Case Studies

Nilaratna Xuto* * International Institute for Trade and Development, Bangkok Tuna is arguably one of the most well-known and abundant of fish, found in large quantities at supermarkets and convenience stores around the world. It is such a popular sight in its canned form that one may have even dissociated it from its origins as a fish, until reminded of the amusing slogan-cum-brand, ‘chicken of the sea’. As such, it is safe to say that tuna enjoys as much popularity among consumers as the humble and ubiquitous chicken.

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Amir Muhammed and Wajid H. Pirzada* I. The problem in context   

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Victory in Principle: Pakistan’s Dispute Settlement Case on Combed Cotton Yarn Exports to the United States Turab Hussain* * Lecturer, Department of Economics, Lahore University of Management Sciences.

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  Junsok Yang* I. The problem in context   

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B. Bhattarcharyya*This case study deals with the way in which the Indian shrimp industry responded when faced with an anti-dumping action in the United States. It also indicates the potential impact of the anti-dumping action on the fragmented, small-producers-dominated industry. I. The case history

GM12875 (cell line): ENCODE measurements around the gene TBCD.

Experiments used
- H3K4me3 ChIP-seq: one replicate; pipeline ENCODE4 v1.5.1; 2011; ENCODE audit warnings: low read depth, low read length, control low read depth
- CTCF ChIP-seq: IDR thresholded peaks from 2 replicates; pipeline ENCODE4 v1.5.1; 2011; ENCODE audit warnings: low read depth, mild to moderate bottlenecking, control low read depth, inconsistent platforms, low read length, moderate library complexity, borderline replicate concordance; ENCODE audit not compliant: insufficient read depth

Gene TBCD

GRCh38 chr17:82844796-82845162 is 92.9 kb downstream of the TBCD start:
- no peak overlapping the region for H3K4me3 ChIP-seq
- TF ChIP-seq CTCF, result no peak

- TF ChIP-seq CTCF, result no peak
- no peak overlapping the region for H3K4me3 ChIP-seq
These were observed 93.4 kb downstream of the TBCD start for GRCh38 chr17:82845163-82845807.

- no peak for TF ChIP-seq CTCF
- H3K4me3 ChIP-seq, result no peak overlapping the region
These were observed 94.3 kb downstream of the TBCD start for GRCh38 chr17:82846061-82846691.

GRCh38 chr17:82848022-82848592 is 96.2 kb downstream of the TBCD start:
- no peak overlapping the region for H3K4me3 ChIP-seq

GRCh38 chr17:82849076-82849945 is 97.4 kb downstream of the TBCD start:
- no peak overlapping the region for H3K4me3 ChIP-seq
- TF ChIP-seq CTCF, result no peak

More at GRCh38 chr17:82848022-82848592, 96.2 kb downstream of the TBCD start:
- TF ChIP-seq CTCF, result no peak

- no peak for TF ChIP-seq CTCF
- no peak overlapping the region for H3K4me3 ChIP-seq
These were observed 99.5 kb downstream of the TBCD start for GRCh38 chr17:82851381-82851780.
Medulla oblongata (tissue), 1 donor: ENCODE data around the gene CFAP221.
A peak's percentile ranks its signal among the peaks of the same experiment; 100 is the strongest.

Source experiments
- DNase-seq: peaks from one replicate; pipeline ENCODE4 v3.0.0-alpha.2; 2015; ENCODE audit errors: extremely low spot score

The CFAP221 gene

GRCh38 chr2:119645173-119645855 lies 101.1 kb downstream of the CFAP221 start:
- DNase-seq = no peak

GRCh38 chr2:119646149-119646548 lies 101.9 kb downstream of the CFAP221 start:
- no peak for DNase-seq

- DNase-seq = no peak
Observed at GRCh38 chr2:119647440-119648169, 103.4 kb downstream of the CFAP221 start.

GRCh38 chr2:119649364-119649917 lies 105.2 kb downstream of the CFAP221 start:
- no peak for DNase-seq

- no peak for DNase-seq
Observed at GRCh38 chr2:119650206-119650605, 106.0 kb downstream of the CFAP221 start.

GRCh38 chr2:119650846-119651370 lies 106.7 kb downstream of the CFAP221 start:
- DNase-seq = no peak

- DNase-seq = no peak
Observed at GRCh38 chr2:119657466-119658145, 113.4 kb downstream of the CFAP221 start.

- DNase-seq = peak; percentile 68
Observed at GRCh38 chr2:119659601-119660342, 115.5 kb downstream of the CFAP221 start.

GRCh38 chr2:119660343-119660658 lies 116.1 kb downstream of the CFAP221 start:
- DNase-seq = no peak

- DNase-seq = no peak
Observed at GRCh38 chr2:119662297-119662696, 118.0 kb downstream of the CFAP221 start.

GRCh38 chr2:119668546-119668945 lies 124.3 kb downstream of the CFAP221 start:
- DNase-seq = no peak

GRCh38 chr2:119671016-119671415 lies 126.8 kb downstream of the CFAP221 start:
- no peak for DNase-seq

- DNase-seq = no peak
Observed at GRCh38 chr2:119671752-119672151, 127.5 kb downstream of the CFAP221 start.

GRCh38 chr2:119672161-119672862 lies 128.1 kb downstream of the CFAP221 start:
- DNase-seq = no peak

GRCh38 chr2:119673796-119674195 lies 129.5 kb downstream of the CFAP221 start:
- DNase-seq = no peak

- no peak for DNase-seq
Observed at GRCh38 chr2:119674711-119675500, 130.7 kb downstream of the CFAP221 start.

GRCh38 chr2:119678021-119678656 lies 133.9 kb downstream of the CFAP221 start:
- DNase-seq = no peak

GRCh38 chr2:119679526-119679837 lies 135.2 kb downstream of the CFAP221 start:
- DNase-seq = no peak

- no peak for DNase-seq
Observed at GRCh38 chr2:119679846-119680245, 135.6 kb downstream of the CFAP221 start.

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John Breckenridge** Independent consultant based in Geneva, Switzerland.I. The problem   Setting the scene

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Jacqueline D. Krikorian** Postdoctoral Fellow, York University, Ontario. The author gratefully acknowledges the many individuals who met her to discuss the case and its implications. She also would like to thank David R. Cameron, Dennis DesRosiers, Ran Hirschl, John H. Jackson, Maura Jeffords, Bruno Julien, C. Christopher Parlin, David Schneiderman, Debra Steger, Michael Trebilcock, Robert C. Vipond, and the Fellows at the Institute of International Economic Law at Georgetown University Law Centre, 2001-3, who provided input and assistance with this project in varying capacities.

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